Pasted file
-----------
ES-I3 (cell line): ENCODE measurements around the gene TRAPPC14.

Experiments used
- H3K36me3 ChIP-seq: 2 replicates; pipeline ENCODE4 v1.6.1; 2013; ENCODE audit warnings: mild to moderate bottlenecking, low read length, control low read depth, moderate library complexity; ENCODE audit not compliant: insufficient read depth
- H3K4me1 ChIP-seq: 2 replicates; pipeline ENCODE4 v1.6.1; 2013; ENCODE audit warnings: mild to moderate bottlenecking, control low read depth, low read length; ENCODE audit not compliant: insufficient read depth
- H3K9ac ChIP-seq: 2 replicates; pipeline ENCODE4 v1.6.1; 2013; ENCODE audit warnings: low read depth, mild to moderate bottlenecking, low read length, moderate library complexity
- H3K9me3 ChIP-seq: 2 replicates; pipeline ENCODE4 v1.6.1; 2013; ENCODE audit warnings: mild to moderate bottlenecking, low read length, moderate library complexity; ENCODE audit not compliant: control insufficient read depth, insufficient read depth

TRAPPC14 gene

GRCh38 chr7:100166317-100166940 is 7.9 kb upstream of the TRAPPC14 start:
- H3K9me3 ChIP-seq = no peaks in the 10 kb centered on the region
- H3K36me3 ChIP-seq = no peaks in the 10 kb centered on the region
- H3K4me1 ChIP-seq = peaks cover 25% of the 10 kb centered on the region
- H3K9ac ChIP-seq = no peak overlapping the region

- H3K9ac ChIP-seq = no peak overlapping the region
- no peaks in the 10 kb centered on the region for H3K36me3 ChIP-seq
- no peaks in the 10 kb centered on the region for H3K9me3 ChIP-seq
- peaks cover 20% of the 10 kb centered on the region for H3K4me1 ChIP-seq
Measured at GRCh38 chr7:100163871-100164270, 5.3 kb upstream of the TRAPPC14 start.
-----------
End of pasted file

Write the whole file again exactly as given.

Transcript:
ES-I3 (cell line): ENCODE measurements around the gene TRAPPC14.

Experiments used
- H3K36me3 ChIP-seq: 2 replicates; pipeline ENCODE4 v1.6.1; 2013; ENCODE audit warnings: mild to moderate bottlenecking, low read length, control low read depth, moderate library complexity; ENCODE audit not compliant: insufficient read depth
- H3K4me1 ChIP-seq: 2 replicates; pipeline ENCODE4 v1.6.1; 2013; ENCODE audit warnings: mild to moderate bottlenecking, control low read depth, low read length; ENCODE audit not compliant: insufficient read depth
- H3K9ac ChIP-seq: 2 replicates; pipeline ENCODE4 v1.6.1; 2013; ENCODE audit warnings: low read depth, mild to moderate bottlenecking, low read length, moderate library complexity
- H3K9me3 ChIP-seq: 2 replicates; pipeline ENCODE4 v1.6.1; 2013; ENCODE audit warnings: mild to moderate bottlenecking, low read length, moderate library complexity; ENCODE audit not compliant: control insufficient read depth, insufficient read depth

TRAPPC14 gene

GRCh38 chr7:100166317-100166940 is 7.9 kb upstream of the TRAPPC14 start:
- H3K9me3 ChIP-seq = no peaks in the 10 kb centered on the region
- H3K36me3 ChIP-seq = no peaks in the 10 kb centered on the region
- H3K4me1 ChIP-seq = peaks cover 25% of the 10 kb centered on the region
- H3K9ac ChIP-seq = no peak overlapping the region

- H3K9ac ChIP-seq = no peak overlapping the region
- no peaks in the 10 kb centered on the region for H3K36me3 ChIP-seq
- no peaks in the 10 kb centered on the region for H3K9me3 ChIP-seq
- peaks cover 20% of the 10 kb centered on the region for H3K4me1 ChIP-seq
Measured at GRCh38 chr7:100163871-100164270, 5.3 kb upstream of the TRAPPC14 start.